5 - Finishing Up - Shots & Takes

In this step, we use the Shot Track and create Takes as we wrap up our sample scene.

On this page

In the previous steps, we created our shots. In this step we tie them together using the Shot Track which enables us to add Level Sequences along the timeline for playback. We also create a Take of one of those Shots, which enables us to create a variant of that shot or use it as an additional Shot in the cinematic. At the end of this step, you will have your own multi-shot cinematic!


  1. In the Content Browser, open the Master Level Sequence.


  2. Inside the Level Sequence, click the Track button and select the Shot Track.


  3. Click the + Shot button and add Shot01 to the track.


  4. Move the Timeline Marker to frame 150 then add Shot02 to the Shot Track.


    You will notice that Shot02 extends past the red maker (which is the end of playback range) and is grayed out and is not being evaluated for playback.

  5. Click the Playback Options button and select Keep Playback Range in Section Bounds.


    This will automatically push the Timeline End Marker out for us anytime we add content, ensuring that everything is within playback evaluation range.

  6. Left-click and drag Shot02 down to a new track within the Shot Track.


    You can drag shots around to arrange the playback order or for organization purposes. A typical best practice is to alternate between tracks within a Shot Track to illustrate where cuts occur rather than leaving them all on the same single track. Below we have an example with multiple shots that are staggered and alternate between tracks, which makes the distinction of where the cut appears, easier to spot.


    In the example below, we have the same number of shots without using an additional track to stagger each of our shots and the cuts are not as easily identifiable.


  7. Click the Camera Lock toggle button to lock the camera to the Shot Track.


    Like the Camera Cuts Track, the Camera Lock button on the Shot Track will only affect the Cinematic Viewport.

  8. Right-click on Shot02 and select the New Take option.


    Takes are a way to quickly create variations of a particular Shot in your cinematic.

  9. A Duplicate Asset As window will appear, click Save.


    Takes are automatically named. You can change the auto naming convention in the Project Settings under Level Sequences.

  10. Right-click on the newly created Shot and choose New Take again.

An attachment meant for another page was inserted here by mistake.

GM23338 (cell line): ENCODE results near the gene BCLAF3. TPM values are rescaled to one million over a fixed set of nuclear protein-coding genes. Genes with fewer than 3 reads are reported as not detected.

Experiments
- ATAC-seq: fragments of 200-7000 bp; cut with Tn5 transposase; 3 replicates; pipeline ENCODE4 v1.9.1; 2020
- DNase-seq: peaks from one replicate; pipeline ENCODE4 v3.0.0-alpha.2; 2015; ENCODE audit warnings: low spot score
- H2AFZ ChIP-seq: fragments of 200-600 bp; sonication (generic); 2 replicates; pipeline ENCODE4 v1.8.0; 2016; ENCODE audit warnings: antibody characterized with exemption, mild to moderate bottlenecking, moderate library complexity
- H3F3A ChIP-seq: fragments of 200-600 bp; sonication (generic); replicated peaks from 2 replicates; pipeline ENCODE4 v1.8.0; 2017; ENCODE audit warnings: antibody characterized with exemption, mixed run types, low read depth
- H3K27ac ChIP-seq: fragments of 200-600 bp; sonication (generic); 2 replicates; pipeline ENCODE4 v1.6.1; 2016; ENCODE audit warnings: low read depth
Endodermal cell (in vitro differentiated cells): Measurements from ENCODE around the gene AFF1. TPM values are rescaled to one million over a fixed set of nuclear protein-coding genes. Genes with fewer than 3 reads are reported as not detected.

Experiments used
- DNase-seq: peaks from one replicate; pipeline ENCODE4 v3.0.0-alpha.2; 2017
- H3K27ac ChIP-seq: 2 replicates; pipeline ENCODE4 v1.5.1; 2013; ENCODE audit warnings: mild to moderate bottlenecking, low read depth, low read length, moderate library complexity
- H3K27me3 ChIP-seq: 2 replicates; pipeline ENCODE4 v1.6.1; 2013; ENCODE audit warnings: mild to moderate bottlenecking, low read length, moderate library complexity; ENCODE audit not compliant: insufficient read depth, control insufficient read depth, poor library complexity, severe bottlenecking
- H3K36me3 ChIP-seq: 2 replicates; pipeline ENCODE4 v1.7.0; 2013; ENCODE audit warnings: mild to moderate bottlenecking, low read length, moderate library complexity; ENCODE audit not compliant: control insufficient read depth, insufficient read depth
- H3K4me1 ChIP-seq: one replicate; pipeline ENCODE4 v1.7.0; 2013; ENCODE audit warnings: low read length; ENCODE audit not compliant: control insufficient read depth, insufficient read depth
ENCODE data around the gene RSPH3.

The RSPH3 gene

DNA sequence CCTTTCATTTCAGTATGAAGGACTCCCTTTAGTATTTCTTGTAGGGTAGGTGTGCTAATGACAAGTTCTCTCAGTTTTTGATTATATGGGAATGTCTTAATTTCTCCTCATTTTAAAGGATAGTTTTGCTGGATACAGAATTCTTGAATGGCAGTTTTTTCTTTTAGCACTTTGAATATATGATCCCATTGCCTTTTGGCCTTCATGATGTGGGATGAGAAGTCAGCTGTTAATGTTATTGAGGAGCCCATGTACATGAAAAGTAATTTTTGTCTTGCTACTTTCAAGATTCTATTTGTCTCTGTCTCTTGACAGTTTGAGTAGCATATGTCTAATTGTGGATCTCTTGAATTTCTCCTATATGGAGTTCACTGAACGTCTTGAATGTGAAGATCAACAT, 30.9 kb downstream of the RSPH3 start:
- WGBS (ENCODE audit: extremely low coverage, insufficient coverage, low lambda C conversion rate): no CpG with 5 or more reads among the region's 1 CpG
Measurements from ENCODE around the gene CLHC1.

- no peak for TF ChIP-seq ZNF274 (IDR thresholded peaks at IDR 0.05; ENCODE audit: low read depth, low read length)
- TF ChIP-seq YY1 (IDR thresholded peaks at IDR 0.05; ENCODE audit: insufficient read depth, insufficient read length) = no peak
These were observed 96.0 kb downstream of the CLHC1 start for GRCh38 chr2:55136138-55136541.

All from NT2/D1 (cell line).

When creating a Take, it does not delete the Level Sequence but creates a duplicate of it which you can then alter. Currently, when creating a Take for the first time, it replaces the existing Shot with the new Take (the original Shot still exists in the Content Browser but is not listed as a "Take" in the Takes Menu).

  11. Right-click on the newly created shot and highlight Takes.


    We are currently using Take 3 in our cinematic. We can switch to Take 2 by selecting it from this menu.

  12. Double-click on the Shot0002_003 inside Sequencer to open it, then select and delete all the keyframes.


    We are going to supply new keyframes from this Take and new camera movement.

  13. Move the Camera in front of the Character's face, then in Sequencer for the Camera, add a key for Transform by pressing the S key.


  14. In the Details panel for the camera, use the Eye Dropper and select the Character then add a keyframe for the new Manual Focus Distance value.


  15. Move to the end of the Sequence, then move the Camera away from the Character and press the S key to add a key for the new Transform value.


    For this take, we will leave the Camera out of focus as it pulls away from the Character.

  16. Click the Master breadcrumb to return to the Master Track, lock the Viewport to the Shots Track and play your scene.

    You can also right-click on the second shot and change to a different Take.

  17. Return to the Content Browser and drag your Master Level Sequence into the Level.


  18. In the Details panel for the Master Level Sequence, enable the Auto Play option.


    When you play in the Editor, this will automatically load and start playing your Master Level Sequence which includes your two shots.

  19. Click the Play in Editor button.

End Result

You now have a two-shot cinematic, however, you can use different Takes from the Take Menu.

You can re-arrange the Shots by dragging them to new locations on the Shot Track or add a Take as an additional Shot, giving you three Shots. While this is only a small fraction of what is possible with Sequencer, it highlights some of the core aspects of the tool that you can use to craft your scenes.

In the next and final step, there are some "On Your Own" challenges you can attempt to add to this scene and links to additional documentation.

Select Skin

Welcome to the new Unreal Engine 4 Documentation site!

We're working on lots of new features including a feedback system so you can tell us how we are doing. It's not quite ready for use in the wild yet, so head over to the Documentation Feedback forum to tell us about this page or call out any issues you are encountering in the meantime.

We'll be sure to let you know when the new system is up and running.

Post Feedback